Lately it seems that
almost every day I hear from a human resource professional who is struggling to
talk with someone in their organization about their image. Personal image can
be a very private, personal, and difficult thing to talk about, after all. Who
among us wants to find out that our interpretation of the dress code was wrong
or that our image is not a positive reflection of the one the boss envisions?
While it can be a delicate matter to have this kind of conversation, I always
advise the human resource manager that it is really no different than
addressing an employee who comes to work late or whose work is not up to
standard. It’s just that many employees who have a strong work ethic, great
performance, and an energetic “get it done” attitude have never really learned
the how-to’s of creating a top-notch professional image. So that’s when the
organization’s human resource team calls to seek my professional advice.
I always make sure
that in discussing the individual I find out specifics about how he or she does
not best represent the corporate brand in terms of a professional presence. It’s
important to understand specifics, not broad generalizations, and I’ve heard
them all. Inappropriate dress and grooming essentials, poor table manners,
ineffective email communication skills, a lack of rapport, deficient
inter-office communications and platform skills, a lack of office etiquette –
the list goes on and on.
Typically during the
course of the conversation I find out that the employee in question is a highly
valued employee and company asset. Of course they are! Otherwise why would a
large organization seek out a consultant and coach for professional advice on
how to deal with that employee’s personal image?
It’s never easy, of
course. I often revert back to the many conversations I had with different
levels of employees during my days as a senior executive with Macy’s. After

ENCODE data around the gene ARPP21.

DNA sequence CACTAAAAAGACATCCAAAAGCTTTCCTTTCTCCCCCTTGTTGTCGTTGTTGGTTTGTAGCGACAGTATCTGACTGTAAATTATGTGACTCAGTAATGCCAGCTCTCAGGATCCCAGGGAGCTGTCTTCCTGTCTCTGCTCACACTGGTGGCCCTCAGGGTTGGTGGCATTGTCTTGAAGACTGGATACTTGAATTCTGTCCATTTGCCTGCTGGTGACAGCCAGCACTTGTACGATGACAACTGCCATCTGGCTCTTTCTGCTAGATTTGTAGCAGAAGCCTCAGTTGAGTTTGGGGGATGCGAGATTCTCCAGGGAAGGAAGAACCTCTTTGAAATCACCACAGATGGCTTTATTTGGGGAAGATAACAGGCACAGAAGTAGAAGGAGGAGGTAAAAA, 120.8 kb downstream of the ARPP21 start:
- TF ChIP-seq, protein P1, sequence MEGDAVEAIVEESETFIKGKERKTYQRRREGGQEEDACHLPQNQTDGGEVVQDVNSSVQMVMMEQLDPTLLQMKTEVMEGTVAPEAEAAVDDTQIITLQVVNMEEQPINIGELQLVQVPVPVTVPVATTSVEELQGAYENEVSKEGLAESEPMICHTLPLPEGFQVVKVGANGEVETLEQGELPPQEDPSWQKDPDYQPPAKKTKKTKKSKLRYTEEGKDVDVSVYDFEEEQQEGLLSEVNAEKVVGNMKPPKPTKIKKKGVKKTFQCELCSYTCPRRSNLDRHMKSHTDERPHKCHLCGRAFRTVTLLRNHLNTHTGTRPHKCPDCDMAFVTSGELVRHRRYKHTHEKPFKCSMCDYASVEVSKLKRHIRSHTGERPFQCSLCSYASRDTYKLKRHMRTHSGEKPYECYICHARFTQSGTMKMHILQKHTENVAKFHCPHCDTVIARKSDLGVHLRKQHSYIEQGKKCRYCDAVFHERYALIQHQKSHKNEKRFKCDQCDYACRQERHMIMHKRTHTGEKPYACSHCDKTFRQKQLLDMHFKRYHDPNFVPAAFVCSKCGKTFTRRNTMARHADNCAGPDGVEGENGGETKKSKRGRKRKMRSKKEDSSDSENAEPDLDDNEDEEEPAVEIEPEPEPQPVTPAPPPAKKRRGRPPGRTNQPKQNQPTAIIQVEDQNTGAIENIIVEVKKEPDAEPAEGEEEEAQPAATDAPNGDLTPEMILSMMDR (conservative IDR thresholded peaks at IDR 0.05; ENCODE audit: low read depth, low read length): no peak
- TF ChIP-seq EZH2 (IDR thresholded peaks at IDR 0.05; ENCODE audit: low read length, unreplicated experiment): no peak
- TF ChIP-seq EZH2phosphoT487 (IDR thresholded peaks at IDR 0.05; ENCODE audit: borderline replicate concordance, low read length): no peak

each of those conversations I always felt relieved that the discussion was
behind us so that I could begin to see how the employee was going to respond
and work to solve the issue at hand. Now that I work as a consultant with
organizations I am able to offer tips, advice, and my executive coaching skills
–before, during, and after these conversations.
It’s always an
eye-opener for the employee to hear this type of constructive feedback. But
after our first session they realize how wonderful the organization was that it
was willing to seek an image coach to give them the specific skills and tools
they needed to enhance their image. I’ve
never yet worked with a company that did not feel that a positive shift or
change happened, once the individual understood how their image represented the
organization and I had an opportunity to coach them to bring out their ultimate
We have also found that these valued employees
remain with the organization for a longer duration of employment and feel very
positive about the organization and their workplace experience. They appreciate
that their company enlisted an experienced outside consultant to help them
polish their professional development skills.